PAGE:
Western Heritage offers opportunity for young engineerWritten by Saige Albert
“A corporate mer-ger closed the engineering firm I helped to start in Grand Junction, Colo.,” explains Altenburg. “When the owner of Water Engineering and Bio-Resource Consultants sold the parent company, the buyers opted to not continue the engineering division, so that gave me the opportunity to start my own firm.”
At that point, Altenburg and his wife Rikki made an agreement to purchase and finalize the contracts from Water Engineering, and they started their company.
“Those contracts gave us a start,” he says. “It expanded from there, and it has been a busy year.”
From the beginning
Altenburg received his degree in agricultural engineering from Texas A&M University after attending Colorado State University in chemical and bio-resource engineering. The Wellington, Colo. native worked for the USDA Natural Resources Conservation Service (NRCS) for five years, starting in Texas before transferring to Grand Junction, Colo.
Following his transfer, Altenburg left the USDA and helped develop the design firm Water Engineering, where he worked until 2011 when he started his current business.
Working in ag engineering
“Simply, we design access and infrastructure for land and natural resources,” explains Altenburg, adding, “It includes a lot of irrigation and water resources work.”
Western Heritage Consulting and Engineering develops or improves land by designing and planning access roads, structures, utility distribution and water systems.
“We can plan a whole property, or we can come in as a sub-consultant and design the irrigation system, pipelines and dams,” Altenburg continues. “If it has to do with raw water or surface water, we can design it.”
“Water is the heartbeat of the West,” says Altenburg. “We make its use more efficient and more useable with our designs.”
Altenburg also mentions that they are involved in the process from start to finish, beginning with design and permitting through completion and documentation of projects.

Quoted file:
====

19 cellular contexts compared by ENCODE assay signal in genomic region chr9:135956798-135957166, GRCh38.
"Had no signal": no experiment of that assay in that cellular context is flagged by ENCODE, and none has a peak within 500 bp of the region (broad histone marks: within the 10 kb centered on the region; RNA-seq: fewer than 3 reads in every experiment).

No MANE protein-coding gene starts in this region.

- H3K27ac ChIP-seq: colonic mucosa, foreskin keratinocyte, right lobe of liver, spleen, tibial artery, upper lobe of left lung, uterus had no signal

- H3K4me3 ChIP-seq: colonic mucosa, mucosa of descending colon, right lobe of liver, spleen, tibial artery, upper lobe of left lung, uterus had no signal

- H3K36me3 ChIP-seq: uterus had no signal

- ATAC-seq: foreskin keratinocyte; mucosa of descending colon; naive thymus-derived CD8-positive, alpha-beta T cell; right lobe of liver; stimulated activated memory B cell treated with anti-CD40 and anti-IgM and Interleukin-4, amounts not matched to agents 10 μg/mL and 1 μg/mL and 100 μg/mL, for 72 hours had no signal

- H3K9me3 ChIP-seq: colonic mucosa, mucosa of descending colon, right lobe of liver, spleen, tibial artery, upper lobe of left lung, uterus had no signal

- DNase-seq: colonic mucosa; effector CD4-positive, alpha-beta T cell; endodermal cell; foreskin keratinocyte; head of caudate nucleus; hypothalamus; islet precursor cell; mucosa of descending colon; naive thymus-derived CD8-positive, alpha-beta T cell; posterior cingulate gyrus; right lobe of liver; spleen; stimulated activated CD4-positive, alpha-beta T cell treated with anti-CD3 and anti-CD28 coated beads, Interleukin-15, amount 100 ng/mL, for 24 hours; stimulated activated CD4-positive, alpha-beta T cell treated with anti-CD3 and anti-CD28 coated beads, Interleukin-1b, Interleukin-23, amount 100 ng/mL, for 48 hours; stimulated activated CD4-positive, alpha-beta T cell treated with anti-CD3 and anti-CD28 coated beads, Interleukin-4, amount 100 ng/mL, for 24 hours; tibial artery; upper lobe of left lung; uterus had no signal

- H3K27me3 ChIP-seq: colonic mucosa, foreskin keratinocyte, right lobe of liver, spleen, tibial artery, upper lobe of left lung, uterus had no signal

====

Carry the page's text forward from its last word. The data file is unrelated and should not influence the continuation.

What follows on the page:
“Our specialties are natural and water resources, agriculture, irrigation and dams,” comments Altenburg. “We also work on livestock and equestrian facilities.”
He plans facilities that function properly, from pen placement to drainage.
“We also work with wildlife and wildlife habitat,” he adds. “A lot of our clients have a farm or ranch that serves as recreational property as well. They enhance their land such that they can get benefit from wildlife as well.”
As a certified technical service provider for the NRCS, Altenburg also provides technical assistance to the agency in Wyoming and Colorado.
Rikki offers administrative and accounting work for Western Heritage Consulting and Engineering and helps review projects.
Western Heritage Consulting and Engineering works primarily in Wyoming and Colorado, where Altenburg is licensed as a professional civil engineer, but he works nationally as well.
“We have some projects going in southern California in the Imperial Valley,” says Altenburg. “Most of our work is in Wyoming and Colorado, though.”
With clientele that also operate internationally, Altenburg recognizes the potential for developing their firm beyond the borders of the U.S., adding, “We’ll take care of our clientele here before we get too busy internationally.”
While Western Heritage Consulting and Engineering currently operates outside Casper, Altenburg plans to expand the business by hiring an additional engineers and building an office. They are currently seeking to hire an engineer.
Not an easy start
With experience as an engineer behind him, Altenburg still notes that there are a number of challenges that crop up in the agricultural engineering field.
“Engineering is a heavily regulated field,” he says, adding that obtaining the proper permits, insurance and registrations can be difficult, especially working in multiple states.
He also mentions that building a reputation is challenging.
“In Colorado, I am well known in the civil and ag engineering field. Since moving to Wyoming, I am working to build the same reputation up here and make the same ties,” comments Altenburg, “but with hard work and dedication, you can do anything. If you put your mind to it, work hard and do good, honest work, you will have repeat clients, and the business grows over time.”
Altenburg realizes that building a business doesn’t happen overnight, and he has continued to establish contacts and provide service to his clients to establish his reputation in both Wyoming and Colorado.
“I grew up on a small cattle ranch, and I always thought there was a better way to do things – a better way to open a gate, build a fence or irrigate. So I took that and ran with it,” says Altenburg. “I enjoy ag engineering. It’s a diverse field that applies numerous aspects of engineering and still has ag roots. Agriculture is where I came from and where I want to stay.”